Endodontics is the dental specialty concerned with the study and treatment of the dental pulp, the living connective tissue and cells in the middle of the tooth that bring it nourishment and keep it alive. The pulp can become infected or diseased and has to be treated to save the tooth.
The most common causes of disease are tooth decay, failing restorations like a defective filling, crown or bridge, tooth trauma from a blow to the tooth, cracks in teeth or fillings and gum disease. In all these cases, bacteria find their way into the pulp and this leads to “devitalisation” of the pulp. If left untreated, this can cause an abscess at the tip of the root and even start destroying the bone supporting the tooth, leading to eventual loss of the tooth.
Dentists perform a number of different procedures, the most common of which is root canal treatment. During this treatment, the dentist isolates the tooth to be treated with a protective cover called a rubber dam. They then expose the tooth root and remove the infected pulp tissue, clean and disinfect the inside of the root to make sure no infection remains and then fill it up with root filling material to seal it and protect the root canal from reinfection.
Occasionally a tooth requires more specialist treatment, in which case, we can offer referral to an Endodontic Specialist.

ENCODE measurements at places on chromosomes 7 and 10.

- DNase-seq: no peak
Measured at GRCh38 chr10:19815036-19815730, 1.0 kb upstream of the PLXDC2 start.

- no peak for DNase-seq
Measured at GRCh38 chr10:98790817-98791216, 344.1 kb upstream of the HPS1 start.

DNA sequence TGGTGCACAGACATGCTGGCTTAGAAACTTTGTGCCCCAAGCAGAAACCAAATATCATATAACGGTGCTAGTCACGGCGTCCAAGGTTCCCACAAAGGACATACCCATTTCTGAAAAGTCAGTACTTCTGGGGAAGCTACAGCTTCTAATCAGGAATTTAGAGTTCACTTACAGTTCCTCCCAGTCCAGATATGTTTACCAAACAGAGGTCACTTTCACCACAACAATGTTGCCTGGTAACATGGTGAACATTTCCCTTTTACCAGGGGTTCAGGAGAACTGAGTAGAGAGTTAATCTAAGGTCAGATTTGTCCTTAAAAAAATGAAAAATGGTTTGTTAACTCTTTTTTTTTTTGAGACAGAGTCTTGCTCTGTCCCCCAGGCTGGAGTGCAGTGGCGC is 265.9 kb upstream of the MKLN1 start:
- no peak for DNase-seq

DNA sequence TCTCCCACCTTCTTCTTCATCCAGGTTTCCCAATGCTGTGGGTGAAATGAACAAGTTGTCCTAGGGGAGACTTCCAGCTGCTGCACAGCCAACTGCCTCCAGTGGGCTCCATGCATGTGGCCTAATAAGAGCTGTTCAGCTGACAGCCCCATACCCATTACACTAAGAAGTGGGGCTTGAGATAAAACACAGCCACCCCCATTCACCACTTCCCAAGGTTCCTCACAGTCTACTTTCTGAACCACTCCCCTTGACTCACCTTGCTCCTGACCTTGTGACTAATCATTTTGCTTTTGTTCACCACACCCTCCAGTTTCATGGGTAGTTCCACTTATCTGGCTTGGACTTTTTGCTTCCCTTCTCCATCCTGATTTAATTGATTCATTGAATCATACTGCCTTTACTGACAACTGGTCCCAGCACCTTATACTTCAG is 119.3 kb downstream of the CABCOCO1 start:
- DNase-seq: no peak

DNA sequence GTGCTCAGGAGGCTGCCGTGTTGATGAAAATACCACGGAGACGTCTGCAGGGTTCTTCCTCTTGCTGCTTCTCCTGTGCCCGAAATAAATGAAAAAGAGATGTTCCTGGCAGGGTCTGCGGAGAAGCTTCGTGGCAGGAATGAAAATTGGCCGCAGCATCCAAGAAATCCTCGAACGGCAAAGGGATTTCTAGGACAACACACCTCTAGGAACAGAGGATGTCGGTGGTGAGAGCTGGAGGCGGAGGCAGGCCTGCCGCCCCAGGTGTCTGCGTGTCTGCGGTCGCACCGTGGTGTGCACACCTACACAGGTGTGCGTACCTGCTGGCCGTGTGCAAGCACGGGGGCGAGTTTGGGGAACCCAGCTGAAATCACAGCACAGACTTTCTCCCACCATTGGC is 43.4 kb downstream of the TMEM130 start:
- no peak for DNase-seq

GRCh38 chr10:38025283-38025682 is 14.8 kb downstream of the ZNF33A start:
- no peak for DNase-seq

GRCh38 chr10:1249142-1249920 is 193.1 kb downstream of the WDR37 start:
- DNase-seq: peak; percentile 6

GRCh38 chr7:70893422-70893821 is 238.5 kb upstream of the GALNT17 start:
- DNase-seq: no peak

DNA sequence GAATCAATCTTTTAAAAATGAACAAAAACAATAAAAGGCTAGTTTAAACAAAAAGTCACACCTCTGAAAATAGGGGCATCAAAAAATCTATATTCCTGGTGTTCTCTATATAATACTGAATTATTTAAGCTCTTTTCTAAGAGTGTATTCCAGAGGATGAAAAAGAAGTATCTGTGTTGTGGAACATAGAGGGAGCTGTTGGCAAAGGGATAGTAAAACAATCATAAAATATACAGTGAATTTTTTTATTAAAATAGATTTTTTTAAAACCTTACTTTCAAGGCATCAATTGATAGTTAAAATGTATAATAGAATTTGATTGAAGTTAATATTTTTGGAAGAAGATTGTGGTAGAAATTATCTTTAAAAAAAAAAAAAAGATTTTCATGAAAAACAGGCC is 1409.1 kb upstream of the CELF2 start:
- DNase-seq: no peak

Sometimes, root canal treatment needs to be repeated if infection builds up again. During a re-treatment, the dentist removes the original filling material, cleans and disinfects the root and then applies replacement root filling.
In more severe cases where the root tip and bone is affected, a surgical procedure called an “apicectomy” is performed where the infected root tip is removed and any cyst or infection in the bone is removed.
Finally, if endodontic treatment cannot successfully restore a tooth as it is too structurally compromised, it may be better to remove the tooth all together and replace it with a dental implant and crown.
How long does endodontic treatment take and does it hurt?
Treatment can normally be carried out in one visit to the dentist, unless the case is more complicated and involving a severe infection, in which case more than one visit may be required.
Root canal work has a bad reputation, but with the right anaesthesia, it is normally painless. Our patients who have had root canal treatment often tell us that it was much better than they feared and the resulting pain-free gums, and the ability to eat and talk without discomfort again, made it all more than worthwhile.